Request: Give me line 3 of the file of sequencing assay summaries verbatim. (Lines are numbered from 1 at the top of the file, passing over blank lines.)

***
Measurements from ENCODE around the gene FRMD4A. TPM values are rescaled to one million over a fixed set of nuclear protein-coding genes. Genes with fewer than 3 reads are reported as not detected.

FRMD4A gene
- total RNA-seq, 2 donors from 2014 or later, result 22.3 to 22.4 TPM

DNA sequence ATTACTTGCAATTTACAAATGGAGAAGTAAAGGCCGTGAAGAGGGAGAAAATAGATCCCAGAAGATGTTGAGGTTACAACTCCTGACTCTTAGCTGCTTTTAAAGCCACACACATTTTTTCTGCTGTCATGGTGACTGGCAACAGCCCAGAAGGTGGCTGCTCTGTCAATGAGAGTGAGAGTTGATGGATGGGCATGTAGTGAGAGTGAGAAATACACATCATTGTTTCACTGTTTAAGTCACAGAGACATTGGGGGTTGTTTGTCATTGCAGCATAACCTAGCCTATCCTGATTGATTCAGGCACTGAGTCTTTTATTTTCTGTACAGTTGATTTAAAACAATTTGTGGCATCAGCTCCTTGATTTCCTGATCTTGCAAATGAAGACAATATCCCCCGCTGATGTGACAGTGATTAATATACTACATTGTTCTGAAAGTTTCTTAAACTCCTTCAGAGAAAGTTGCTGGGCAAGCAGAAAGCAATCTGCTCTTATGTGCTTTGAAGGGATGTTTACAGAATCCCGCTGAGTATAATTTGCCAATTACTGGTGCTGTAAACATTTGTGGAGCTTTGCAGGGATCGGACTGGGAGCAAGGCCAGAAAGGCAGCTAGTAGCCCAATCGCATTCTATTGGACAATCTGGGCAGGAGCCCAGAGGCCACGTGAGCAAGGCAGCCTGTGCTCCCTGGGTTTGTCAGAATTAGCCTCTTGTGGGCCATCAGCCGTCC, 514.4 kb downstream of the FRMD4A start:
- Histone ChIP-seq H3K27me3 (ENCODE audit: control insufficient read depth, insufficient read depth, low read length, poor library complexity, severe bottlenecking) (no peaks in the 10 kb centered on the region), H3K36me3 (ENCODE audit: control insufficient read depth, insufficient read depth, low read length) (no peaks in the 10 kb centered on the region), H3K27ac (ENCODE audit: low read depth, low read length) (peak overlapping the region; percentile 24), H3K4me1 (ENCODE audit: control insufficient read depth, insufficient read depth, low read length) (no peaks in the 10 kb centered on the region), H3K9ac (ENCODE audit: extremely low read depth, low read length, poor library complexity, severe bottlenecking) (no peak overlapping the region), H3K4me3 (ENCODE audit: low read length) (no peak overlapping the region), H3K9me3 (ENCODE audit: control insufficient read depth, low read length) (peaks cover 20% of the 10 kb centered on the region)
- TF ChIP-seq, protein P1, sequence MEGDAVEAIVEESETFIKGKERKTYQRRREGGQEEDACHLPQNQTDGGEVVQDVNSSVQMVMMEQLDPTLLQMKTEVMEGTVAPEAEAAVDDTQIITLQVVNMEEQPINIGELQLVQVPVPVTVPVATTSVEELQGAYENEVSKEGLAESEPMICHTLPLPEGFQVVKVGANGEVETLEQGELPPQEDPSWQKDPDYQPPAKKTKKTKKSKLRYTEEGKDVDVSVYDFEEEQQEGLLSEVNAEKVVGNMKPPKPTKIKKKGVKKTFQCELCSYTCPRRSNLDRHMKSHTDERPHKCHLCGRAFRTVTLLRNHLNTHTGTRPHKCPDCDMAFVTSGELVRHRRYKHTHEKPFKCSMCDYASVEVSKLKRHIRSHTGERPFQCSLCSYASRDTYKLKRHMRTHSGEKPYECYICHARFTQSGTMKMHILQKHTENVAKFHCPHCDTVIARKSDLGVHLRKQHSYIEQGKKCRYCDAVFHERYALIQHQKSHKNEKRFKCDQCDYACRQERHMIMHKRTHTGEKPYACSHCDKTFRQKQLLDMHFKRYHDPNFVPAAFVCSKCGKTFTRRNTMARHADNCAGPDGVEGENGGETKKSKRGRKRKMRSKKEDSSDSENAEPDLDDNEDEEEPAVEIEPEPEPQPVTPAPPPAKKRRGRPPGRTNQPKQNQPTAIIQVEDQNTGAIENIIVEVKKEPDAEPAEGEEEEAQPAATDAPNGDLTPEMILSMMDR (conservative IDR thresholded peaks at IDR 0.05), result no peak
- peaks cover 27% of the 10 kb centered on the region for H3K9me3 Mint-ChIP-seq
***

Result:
- total RNA-seq, 2 donors from 2014 or later, result 22.3 to 22.4 TPM